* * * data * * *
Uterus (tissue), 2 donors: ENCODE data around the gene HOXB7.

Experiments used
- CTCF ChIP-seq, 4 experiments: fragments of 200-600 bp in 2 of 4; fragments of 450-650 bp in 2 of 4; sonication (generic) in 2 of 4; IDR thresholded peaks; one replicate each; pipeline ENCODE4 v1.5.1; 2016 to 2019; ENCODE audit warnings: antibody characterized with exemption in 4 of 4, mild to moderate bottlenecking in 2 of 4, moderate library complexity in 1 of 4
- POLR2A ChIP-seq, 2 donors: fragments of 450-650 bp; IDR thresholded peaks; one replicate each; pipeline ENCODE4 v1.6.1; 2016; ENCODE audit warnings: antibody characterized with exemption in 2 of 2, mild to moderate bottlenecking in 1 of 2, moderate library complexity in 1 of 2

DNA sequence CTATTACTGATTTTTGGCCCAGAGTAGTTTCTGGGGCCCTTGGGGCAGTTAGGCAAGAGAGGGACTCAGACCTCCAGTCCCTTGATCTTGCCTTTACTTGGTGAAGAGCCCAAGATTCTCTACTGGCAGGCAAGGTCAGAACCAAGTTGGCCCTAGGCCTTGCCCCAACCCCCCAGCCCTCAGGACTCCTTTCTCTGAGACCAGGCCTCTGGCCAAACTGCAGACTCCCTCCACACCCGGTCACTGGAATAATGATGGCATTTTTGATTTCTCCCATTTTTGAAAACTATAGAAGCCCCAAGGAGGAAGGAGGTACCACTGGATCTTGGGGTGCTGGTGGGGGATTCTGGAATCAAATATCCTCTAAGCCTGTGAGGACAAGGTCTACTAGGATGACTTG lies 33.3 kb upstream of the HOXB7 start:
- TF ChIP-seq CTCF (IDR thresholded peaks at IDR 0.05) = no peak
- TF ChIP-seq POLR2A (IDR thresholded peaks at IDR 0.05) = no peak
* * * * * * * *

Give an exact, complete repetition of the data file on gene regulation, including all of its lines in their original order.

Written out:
Uterus (tissue), 2 donors: ENCODE data around the gene HOXB7.

Experiments used
- CTCF ChIP-seq, 4 experiments: fragments of 200-600 bp in 2 of 4; fragments of 450-650 bp in 2 of 4; sonication (generic) in 2 of 4; IDR thresholded peaks; one replicate each; pipeline ENCODE4 v1.5.1; 2016 to 2019; ENCODE audit warnings: antibody characterized with exemption in 4 of 4, mild to moderate bottlenecking in 2 of 4, moderate library complexity in 1 of 4
- POLR2A ChIP-seq, 2 donors: fragments of 450-650 bp; IDR thresholded peaks; one replicate each; pipeline ENCODE4 v1.6.1; 2016; ENCODE audit warnings: antibody characterized with exemption in 2 of 2, mild to moderate bottlenecking in 1 of 2, moderate library complexity in 1 of 2

DNA sequence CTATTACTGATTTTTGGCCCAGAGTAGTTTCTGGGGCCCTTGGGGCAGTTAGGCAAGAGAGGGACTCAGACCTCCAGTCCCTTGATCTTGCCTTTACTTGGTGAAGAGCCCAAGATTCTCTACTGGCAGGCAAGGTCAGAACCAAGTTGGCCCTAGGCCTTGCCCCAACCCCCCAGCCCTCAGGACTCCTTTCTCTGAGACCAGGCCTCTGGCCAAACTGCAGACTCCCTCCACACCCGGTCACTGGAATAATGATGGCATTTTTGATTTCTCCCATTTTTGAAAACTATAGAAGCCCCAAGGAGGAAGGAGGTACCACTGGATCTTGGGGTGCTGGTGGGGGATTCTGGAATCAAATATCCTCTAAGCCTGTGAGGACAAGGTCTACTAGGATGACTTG lies 33.3 kb upstream of the HOXB7 start:
- TF ChIP-seq CTCF (IDR thresholded peaks at IDR 0.05) = no peak
- TF ChIP-seq POLR2A (IDR thresholded peaks at IDR 0.05) = no peak